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Due to the increase in datasets required for research for example in the areas of Bio-informatics and Computer Science, large storage solutions are becoming more relevant to researchers when they are working out their potential infrastructure costs for grant applications. In addition, grant authorities are requiring research groups to host their research data for a period of up to 10 years. The ResearchIT team can assist in assessing your storage requirements by examining potential data generation for your project and whether a hardware, Cloud or hybrid solution is the best option for you?

Hardware solutions can be anything from a straightforward NAS box to a petabyte storage array attached to a high-performance cluster. 

 

Due to the increase in datasets required for research for example in the areas of Bio-informatics and Computer Science, large storage solutions are becoming more relevant to researchers when they are working out their potential infrastructure costs for grant applications. In addition, grant authorities are requiring research groups to host their research data for a period of up to 10 years. The ResearchIT team can assist in assessing your storage requirements by examining potential data generation for your project and whether a hardware, Cloud or hybrid solution is the best option for you?

Hardware solutions can be anything from a straightforward NAS box to a petabyte storage array attached to a high-performance cluster. 

A NAS (Network Attached Storage) device is often the most popular solution for researchers as it is the most cost-effective where it can be covered as part of the consumables part of the research grant instead of specifically adding it as an item in the hardware

The majority of NAS appliances in research may be used for

  1. Large datasets
  2. Output from scientific instrumentation and Imaging systems e.g. spectroscopes, analysers
  3. Archiving data results for research papers

How long does the storage device need to last?

Often NAS systems are required to last a minimum of 5 years and sometimes for longer if data are being kept for archival purposes. You should consider taking a maintenance contract on your NAS appliance if planning to keep it running for over 5 years.

What hardware should I consider?

Hard drives – depending on what the NAS appliance is going to be used for there are a few different options. Most NAS will offer Hard Disk Drives (HDD) as these tend to be the least expensive but you should consider adding at least some solid-state drives (SSD) if the NAS is going to be frequently accessed by users. Some further information on the difference between the two is available here.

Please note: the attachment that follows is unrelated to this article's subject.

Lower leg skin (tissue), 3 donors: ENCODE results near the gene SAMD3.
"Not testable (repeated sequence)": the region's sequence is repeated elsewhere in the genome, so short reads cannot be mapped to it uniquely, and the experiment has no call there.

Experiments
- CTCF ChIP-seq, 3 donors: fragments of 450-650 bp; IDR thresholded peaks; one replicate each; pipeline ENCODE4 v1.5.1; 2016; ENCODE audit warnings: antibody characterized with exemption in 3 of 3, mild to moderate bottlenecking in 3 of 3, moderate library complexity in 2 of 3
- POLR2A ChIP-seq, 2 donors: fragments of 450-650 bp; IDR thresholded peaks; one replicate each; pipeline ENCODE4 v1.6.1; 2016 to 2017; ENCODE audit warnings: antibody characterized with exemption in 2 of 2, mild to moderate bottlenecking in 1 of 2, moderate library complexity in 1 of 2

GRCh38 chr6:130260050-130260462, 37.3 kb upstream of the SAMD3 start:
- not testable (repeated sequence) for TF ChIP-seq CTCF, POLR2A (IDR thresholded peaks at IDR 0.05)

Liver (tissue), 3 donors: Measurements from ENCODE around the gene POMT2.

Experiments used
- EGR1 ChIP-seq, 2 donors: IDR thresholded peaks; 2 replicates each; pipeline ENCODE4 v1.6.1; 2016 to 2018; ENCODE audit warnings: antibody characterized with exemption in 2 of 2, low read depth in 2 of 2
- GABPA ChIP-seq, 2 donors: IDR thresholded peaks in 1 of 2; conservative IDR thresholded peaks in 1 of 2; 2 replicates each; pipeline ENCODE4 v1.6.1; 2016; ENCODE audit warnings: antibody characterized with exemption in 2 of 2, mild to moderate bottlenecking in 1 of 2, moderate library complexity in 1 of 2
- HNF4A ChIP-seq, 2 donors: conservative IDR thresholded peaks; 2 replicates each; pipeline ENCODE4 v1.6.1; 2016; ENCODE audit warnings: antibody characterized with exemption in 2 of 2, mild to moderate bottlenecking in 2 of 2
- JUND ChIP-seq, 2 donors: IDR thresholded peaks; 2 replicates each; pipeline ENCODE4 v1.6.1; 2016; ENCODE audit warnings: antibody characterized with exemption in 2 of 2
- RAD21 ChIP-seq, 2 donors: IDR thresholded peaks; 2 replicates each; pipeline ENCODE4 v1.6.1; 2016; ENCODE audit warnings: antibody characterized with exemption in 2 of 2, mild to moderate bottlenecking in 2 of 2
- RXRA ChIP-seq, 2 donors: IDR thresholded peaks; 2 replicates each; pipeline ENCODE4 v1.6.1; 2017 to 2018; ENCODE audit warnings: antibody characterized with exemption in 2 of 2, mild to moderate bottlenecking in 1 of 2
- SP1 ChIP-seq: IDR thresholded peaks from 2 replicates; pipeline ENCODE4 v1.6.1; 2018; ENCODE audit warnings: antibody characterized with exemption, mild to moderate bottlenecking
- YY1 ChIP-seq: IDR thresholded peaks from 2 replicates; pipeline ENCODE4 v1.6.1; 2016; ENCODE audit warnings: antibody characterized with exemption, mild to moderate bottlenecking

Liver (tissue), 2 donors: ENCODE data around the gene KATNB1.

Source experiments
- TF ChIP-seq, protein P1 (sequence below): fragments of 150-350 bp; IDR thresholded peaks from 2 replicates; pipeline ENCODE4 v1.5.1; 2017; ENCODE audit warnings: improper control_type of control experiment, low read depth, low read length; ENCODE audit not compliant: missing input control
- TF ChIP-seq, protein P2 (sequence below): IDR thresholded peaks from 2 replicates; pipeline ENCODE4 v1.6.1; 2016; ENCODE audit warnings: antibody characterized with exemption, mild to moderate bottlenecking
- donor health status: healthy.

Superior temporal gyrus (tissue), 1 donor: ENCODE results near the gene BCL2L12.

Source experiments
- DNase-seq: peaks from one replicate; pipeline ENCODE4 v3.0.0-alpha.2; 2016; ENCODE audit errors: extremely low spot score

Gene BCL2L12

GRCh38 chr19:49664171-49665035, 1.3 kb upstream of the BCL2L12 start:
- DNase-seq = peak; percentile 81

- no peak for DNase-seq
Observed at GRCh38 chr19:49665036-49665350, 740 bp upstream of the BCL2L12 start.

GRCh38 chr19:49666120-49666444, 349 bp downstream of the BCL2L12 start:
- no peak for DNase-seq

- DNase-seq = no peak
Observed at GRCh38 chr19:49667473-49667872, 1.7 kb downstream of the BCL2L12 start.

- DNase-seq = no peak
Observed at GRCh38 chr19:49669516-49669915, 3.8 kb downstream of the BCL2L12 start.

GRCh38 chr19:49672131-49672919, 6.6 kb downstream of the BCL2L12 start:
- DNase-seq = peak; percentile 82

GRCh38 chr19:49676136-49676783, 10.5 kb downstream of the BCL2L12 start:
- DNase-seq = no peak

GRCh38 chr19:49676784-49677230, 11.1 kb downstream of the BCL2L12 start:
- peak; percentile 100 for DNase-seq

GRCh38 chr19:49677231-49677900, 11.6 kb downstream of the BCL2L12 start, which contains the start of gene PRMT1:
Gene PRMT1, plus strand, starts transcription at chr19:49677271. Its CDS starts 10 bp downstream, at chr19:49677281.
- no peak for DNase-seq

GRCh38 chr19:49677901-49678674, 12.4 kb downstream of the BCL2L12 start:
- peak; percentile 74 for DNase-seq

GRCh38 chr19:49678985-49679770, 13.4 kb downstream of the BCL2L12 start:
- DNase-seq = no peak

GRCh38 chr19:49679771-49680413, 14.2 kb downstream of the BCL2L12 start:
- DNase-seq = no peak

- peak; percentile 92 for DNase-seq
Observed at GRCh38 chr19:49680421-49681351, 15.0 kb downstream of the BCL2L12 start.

RAM – it is worth considering/including RAM in your NAS configuration. There are 2 aspects to RAM:

  1. The more RAM you have then the more applications you can support, particularly if they are heavy processing applications like graphical simulation packages or database software like MySQL.
  2. The faster your RAM then the quicker it can transfer the information between software applications.

RAID

If the research project is going to be longer than a 3-year period then consideration should be given to installing a storage solution that implements RAID. A RAID solution can be implemented as either hardware or software. Further information on which is the best RAID for your storage array is available here. If the data stored on the array is in anyway critical then RAID 5 as a minimum should be considered.

Where can I host my NAS appliance?

If your NAS appliance is rack mountable then it can be hosted in the Daedalus data centre. Further details on this are available here. Smaller customer NAS appliances are often connected to a workstation in a secure location within the department.

How do I attach my NAS Appliance to the UCD Network?

You should complete the Network Registration form; make sure you know the MAC Address of the interface you are registering beforehand. The NAS appliance should be registered as a server to allow access to ports that are commonly required by servers e.g., ports 443 and 22.

 
Customers requiring futher details, please contact us at www.ucd.ie/ithelp.

UCD IT Services

Computer Centre, University College Dublin, Belfield, Dublin 4, Ireland.

Contact us via the UCD IT Support Hub: www.ucd.ie/ithelp